I mean there were folks there with some serious paint, brushes, and paper. Mission accomplished. We scored an invitation to visit the artist in his studio. I was complemented on my work (ha ha [but he really did – a good teacher]). The artist’s style complimented my own. He just threw the paint upon the paper and then closed in on the details as he went along. I had no details and was very good about throwing paint on the paper. Hey, there’s potential here. Oh, his frames were also art. He was a metal worker in the other half of his life. And, I work in wood. Hmm…..
What they never told me is that you can join a museum and get reciprocity at others. We have been to a lot of museums for free. And I mean in Chicago and in LA and points between. Of course, the exhibits are there to stimulate discussion. Hey! I just retired. Do we really need colored plastic heads strewn about? Humpf!! Gates!? Jean Claude and Christo – Central Park many years ago. It was about orange gates in the park for a few weeks. It was mesmerizing. The artistry is in the concept. The concept pictures and proposal sell for tens of thousands – enough to fund the project’s million dollars bill. I mean millions of dollars. So, the sales earn a lot of money. That builds a lot of gates. By the way, most of the proposals and projects never got built.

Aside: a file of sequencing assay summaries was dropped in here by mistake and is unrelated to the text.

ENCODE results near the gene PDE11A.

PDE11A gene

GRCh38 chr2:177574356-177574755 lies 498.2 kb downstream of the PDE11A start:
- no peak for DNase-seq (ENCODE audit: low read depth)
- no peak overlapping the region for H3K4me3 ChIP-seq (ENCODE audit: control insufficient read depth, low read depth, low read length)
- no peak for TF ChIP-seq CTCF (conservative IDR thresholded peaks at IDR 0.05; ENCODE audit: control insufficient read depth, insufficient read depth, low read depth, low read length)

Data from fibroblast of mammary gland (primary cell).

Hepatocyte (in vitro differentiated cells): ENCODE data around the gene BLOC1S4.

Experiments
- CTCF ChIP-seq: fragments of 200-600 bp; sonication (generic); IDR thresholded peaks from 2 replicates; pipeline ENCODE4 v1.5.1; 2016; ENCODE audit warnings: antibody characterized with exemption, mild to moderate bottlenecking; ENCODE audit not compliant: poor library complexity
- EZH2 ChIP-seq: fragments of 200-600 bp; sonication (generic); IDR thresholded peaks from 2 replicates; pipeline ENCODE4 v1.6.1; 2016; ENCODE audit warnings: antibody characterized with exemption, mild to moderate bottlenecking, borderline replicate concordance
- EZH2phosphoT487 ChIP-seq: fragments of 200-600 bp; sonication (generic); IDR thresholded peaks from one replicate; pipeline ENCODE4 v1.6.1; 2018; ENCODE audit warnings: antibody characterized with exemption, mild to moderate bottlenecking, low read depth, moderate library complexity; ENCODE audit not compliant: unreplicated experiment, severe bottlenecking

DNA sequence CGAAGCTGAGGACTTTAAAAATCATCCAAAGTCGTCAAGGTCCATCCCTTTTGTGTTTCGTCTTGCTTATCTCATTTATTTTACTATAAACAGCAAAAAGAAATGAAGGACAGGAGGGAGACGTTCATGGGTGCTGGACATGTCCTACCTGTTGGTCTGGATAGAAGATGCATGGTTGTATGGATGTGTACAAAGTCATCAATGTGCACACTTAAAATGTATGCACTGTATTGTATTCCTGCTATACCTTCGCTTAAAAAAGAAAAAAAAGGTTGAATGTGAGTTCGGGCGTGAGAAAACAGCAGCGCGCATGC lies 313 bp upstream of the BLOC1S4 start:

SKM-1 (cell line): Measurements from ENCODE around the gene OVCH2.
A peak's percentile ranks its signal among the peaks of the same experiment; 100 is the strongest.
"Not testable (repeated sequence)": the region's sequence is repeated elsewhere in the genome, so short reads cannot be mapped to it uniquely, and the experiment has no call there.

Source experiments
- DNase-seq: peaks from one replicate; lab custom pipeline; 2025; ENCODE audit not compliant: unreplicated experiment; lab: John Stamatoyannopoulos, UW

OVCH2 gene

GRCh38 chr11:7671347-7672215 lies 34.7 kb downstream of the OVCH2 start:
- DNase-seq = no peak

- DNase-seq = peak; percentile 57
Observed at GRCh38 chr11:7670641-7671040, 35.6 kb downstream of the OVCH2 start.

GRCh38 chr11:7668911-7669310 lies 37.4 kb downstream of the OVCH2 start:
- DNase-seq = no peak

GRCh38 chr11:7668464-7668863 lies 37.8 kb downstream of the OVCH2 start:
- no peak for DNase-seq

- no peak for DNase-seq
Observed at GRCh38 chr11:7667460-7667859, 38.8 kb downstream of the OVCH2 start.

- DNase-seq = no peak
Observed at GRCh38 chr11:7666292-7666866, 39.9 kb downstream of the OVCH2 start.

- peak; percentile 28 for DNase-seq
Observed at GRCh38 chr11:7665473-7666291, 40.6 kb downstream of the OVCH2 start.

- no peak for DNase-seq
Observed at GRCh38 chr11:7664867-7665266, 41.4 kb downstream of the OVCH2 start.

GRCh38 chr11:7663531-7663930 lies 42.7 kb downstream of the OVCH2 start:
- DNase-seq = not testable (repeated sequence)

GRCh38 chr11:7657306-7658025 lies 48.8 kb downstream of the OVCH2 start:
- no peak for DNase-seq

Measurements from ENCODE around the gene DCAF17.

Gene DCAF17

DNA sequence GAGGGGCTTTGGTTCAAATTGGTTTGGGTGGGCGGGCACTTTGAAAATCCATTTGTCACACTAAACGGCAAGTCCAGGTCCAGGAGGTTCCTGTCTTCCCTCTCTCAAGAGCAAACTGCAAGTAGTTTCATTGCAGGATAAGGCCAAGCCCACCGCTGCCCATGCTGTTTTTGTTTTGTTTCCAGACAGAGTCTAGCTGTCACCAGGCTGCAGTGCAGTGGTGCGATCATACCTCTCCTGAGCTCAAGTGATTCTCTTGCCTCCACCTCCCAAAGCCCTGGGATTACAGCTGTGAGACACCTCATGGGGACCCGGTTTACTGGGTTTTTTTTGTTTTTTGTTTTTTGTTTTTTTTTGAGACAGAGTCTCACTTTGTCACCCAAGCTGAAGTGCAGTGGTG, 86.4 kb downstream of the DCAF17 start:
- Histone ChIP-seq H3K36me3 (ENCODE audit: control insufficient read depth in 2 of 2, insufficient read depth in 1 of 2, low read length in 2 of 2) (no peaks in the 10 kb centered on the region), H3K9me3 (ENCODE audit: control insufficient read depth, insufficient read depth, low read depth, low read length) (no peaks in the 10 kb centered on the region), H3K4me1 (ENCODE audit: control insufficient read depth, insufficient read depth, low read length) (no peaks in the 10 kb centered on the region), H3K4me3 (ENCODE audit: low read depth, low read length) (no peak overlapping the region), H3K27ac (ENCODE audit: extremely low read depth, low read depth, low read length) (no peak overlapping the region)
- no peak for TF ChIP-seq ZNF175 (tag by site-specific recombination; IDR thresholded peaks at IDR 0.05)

Modern art is baffling too. Rauschenberg painted white on white with rollered house paint and no brush marks. He instructed it to painted over if it aged. Okay! Bullets in road signs. Yeah, that is art too? Jackson Pollack – Drip painting. He put the canvas on the floor, walked around it, and painted away. The upper two to the right are black and white. I kid you not. How imaginative.
It reminds me of the art I was forced to do in kindergarten. My mission was to take out all the blocks. In fact, play time was over before I ever took out all of them. Meanwhile, there was nothing to show for parent teacher conference. To the easel! Reluctantly I took one paint brush and one color and proceeded to paint a twisted curvy line. One. One line.
Teacher, “What is it?”
“A roller coaster,” I replied. The steam was coming out of the teacher’s ears as she stalked away. So much for my budding art career…
MOMA has a shop that specializes in gadgets and things. It’s Modern! Duh!? Yup, it’s half a bowl. Odd but somehow… why didn’t I think of that? Neat! So I did them one back. Half a person – at the info booth. Neat too?!
Rock! I’ve been under a rock. I missed the most liked tweet – ever! Ah! But I’m not on twitter – tee hee. I got this bit of news from late night TV.